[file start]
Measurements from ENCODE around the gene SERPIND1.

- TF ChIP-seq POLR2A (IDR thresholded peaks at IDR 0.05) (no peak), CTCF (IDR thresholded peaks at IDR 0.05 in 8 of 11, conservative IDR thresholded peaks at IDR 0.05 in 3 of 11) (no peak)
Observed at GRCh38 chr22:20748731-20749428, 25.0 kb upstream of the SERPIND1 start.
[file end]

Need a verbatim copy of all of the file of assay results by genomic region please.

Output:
Measurements from ENCODE around the gene SERPIND1.

- TF ChIP-seq POLR2A (IDR thresholded peaks at IDR 0.05) (no peak), CTCF (IDR thresholded peaks at IDR 0.05 in 8 of 11, conservative IDR thresholded peaks at IDR 0.05 in 3 of 11) (no peak)
Observed at GRCh38 chr22:20748731-20749428, 25.0 kb upstream of the SERPIND1 start.